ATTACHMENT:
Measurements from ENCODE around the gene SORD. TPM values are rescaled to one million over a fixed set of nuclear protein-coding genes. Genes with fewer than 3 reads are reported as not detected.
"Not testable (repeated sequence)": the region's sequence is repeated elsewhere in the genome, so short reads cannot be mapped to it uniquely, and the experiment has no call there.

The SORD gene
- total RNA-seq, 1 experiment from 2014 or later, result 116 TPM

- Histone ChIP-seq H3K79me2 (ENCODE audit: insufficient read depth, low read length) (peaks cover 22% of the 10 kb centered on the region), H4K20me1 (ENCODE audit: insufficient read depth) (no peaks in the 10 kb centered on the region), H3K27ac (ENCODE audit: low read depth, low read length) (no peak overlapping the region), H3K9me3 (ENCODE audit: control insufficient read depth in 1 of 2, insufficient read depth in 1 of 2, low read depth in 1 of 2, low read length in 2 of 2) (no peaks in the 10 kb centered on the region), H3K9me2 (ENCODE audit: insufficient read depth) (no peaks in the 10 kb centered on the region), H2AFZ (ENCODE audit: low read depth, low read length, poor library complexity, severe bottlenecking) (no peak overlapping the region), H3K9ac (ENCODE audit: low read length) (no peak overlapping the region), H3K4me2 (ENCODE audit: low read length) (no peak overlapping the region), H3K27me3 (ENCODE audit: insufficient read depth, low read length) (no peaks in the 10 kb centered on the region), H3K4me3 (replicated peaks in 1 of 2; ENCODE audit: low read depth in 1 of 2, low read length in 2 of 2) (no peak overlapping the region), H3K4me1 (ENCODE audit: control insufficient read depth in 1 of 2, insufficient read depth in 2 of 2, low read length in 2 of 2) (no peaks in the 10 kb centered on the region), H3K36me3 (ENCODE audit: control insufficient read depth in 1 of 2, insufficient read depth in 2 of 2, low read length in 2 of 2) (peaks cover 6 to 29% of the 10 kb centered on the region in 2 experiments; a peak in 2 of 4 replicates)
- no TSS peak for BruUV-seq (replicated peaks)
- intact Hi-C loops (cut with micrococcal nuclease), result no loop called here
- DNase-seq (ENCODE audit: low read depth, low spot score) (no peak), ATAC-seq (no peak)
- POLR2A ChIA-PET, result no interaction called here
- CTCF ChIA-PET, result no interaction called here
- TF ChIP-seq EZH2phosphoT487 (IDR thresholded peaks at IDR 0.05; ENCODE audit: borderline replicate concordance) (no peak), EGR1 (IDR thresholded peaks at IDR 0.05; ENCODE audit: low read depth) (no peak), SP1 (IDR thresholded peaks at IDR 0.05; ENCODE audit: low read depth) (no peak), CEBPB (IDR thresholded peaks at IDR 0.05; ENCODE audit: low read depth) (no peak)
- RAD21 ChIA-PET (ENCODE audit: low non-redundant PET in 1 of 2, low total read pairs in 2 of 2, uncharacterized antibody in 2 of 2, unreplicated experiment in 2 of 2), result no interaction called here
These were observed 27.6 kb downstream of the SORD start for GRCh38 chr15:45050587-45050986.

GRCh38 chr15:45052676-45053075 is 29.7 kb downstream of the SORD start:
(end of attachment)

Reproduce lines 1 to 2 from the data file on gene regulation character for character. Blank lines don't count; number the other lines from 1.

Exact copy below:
Measurements from ENCODE around the gene SORD. TPM values are rescaled to one million over a fixed set of nuclear protein-coding genes. Genes with fewer than 3 reads are reported as not detected.
"Not testable (repeated sequence)": the region's sequence is repeated elsewhere in the genome, so short reads cannot be mapped to it uniquely, and the experiment has no call there.